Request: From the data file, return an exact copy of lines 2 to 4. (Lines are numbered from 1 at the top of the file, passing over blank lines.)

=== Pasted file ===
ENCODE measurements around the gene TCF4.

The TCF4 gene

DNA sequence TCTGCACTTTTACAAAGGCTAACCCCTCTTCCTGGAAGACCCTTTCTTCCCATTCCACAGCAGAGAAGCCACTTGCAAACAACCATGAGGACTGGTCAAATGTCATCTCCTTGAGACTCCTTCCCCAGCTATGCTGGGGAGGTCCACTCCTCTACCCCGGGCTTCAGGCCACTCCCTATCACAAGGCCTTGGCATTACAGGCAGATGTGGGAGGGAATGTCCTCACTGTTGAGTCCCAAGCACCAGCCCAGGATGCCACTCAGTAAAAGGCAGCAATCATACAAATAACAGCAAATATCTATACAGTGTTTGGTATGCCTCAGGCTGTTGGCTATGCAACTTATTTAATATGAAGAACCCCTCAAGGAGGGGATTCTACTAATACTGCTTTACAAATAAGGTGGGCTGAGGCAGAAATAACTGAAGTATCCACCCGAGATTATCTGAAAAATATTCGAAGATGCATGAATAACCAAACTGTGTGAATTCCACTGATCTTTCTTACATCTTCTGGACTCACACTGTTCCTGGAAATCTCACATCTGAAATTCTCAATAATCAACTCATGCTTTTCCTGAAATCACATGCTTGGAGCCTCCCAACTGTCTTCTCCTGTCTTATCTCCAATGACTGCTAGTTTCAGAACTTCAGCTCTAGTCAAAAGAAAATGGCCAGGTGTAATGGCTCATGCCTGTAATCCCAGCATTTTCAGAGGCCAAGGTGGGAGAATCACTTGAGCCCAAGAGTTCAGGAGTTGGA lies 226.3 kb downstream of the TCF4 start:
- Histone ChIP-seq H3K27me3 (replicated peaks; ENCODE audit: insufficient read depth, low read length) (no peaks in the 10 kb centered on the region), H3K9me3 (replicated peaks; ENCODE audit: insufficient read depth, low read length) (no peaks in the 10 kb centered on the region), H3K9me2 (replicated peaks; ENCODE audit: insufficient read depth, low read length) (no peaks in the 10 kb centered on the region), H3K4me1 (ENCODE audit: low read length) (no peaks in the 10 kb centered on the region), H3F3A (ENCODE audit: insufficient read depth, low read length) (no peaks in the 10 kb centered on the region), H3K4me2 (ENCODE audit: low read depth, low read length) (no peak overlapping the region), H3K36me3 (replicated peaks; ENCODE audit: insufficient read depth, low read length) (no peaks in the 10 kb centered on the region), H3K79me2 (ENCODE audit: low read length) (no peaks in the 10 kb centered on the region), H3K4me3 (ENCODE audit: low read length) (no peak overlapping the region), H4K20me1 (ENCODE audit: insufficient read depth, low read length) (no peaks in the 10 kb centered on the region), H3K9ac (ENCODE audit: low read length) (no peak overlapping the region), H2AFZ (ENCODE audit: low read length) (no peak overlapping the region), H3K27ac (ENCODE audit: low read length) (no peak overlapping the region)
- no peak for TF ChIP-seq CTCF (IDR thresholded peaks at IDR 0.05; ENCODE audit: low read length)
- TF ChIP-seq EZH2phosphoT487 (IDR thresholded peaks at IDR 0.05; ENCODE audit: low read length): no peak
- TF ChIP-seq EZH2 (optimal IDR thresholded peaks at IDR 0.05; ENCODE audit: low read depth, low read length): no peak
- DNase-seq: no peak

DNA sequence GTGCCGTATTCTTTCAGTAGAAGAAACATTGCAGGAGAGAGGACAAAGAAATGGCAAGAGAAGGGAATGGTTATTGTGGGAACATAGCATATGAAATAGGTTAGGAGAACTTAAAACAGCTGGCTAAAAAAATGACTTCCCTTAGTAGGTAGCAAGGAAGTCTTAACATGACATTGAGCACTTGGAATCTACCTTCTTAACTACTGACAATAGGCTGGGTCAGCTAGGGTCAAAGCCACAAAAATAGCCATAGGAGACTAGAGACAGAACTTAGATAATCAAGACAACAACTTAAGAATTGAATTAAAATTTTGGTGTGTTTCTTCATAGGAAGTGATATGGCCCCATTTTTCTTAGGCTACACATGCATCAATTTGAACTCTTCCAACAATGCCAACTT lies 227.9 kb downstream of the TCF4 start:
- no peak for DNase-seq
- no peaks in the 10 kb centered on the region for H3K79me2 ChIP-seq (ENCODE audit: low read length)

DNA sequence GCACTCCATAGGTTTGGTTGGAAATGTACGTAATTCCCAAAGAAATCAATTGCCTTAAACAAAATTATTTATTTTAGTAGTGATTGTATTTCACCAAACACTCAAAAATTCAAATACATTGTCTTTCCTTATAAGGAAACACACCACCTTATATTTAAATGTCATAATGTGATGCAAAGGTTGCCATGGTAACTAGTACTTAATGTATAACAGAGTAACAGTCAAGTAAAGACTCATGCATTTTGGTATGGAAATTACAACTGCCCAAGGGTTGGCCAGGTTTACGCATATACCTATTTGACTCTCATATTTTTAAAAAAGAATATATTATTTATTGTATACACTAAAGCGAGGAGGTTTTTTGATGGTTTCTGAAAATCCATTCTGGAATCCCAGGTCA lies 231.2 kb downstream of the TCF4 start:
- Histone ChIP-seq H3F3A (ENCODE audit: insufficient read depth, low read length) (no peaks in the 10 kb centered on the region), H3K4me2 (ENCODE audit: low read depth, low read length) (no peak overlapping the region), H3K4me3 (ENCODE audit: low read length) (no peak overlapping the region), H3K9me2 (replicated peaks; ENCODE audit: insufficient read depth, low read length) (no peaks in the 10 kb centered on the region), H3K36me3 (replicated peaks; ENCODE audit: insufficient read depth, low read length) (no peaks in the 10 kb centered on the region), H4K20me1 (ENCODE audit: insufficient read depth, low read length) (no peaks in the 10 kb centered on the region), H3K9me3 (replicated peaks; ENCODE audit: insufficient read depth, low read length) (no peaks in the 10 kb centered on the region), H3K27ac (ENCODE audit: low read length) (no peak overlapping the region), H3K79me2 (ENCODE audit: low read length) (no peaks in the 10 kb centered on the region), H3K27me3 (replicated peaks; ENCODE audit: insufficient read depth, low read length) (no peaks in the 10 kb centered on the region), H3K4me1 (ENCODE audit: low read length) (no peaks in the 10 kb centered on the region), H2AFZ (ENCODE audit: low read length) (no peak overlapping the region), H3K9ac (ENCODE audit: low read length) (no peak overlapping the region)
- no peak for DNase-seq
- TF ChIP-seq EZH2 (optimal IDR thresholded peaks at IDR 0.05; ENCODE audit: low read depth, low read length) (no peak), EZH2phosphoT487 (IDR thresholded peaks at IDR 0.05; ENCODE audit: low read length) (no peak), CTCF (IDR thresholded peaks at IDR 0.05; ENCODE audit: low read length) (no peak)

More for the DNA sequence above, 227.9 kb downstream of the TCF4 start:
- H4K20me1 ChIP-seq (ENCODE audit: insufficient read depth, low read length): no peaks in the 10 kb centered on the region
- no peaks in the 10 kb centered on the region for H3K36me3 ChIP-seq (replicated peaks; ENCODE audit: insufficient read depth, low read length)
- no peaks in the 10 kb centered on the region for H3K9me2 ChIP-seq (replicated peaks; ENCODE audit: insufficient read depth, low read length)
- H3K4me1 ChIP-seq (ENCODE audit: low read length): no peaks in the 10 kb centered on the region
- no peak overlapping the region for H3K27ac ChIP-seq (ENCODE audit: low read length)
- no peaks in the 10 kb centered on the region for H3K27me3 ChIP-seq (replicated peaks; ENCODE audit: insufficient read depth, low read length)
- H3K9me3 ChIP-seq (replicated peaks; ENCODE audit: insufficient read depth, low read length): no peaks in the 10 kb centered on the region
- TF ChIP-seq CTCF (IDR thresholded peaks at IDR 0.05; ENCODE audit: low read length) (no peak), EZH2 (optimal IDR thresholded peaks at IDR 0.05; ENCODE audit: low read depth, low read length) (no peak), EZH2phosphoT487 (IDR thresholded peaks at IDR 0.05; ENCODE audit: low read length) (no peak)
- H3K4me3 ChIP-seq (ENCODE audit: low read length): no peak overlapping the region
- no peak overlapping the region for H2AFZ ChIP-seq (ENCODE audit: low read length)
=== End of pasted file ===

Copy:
The TCF4 gene

DNA sequence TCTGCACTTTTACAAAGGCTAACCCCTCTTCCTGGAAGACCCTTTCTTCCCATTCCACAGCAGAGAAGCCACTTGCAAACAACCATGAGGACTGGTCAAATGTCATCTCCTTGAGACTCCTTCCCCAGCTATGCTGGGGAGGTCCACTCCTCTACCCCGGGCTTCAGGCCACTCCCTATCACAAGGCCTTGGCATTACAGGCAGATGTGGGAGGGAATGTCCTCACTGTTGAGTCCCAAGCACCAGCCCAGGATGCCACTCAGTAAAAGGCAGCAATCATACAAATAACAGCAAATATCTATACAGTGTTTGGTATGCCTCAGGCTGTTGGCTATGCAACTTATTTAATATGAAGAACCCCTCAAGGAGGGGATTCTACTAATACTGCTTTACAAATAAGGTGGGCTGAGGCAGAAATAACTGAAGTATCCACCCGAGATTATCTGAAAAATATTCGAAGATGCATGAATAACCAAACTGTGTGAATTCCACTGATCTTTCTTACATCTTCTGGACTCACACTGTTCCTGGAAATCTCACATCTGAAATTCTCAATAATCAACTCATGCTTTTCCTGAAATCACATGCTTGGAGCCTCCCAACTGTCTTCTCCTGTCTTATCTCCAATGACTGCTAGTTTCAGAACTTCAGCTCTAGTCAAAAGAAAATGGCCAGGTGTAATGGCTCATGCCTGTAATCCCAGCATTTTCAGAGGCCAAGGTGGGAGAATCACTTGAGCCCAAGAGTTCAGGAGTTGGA lies 226.3 kb downstream of the TCF4 start:
- Histone ChIP-seq H3K27me3 (replicated peaks; ENCODE audit: insufficient read depth, low read length) (no peaks in the 10 kb centered on the region), H3K9me3 (replicated peaks; ENCODE audit: insufficient read depth, low read length) (no peaks in the 10 kb centered on the region), H3K9me2 (replicated peaks; ENCODE audit: insufficient read depth, low read length) (no peaks in the 10 kb centered on the region), H3K4me1 (ENCODE audit: low read length) (no peaks in the 10 kb centered on the region), H3F3A (ENCODE audit: insufficient read depth, low read length) (no peaks in the 10 kb centered on the region), H3K4me2 (ENCODE audit: low read depth, low read length) (no peak overlapping the region), H3K36me3 (replicated peaks; ENCODE audit: insufficient read depth, low read length) (no peaks in the 10 kb centered on the region), H3K79me2 (ENCODE audit: low read length) (no peaks in the 10 kb centered on the region), H3K4me3 (ENCODE audit: low read length) (no peak overlapping the region), H4K20me1 (ENCODE audit: insufficient read depth, low read length) (no peaks in the 10 kb centered on the region), H3K9ac (ENCODE audit: low read length) (no peak overlapping the region), H2AFZ (ENCODE audit: low read length) (no peak overlapping the region), H3K27ac (ENCODE audit: low read length) (no peak overlapping the region)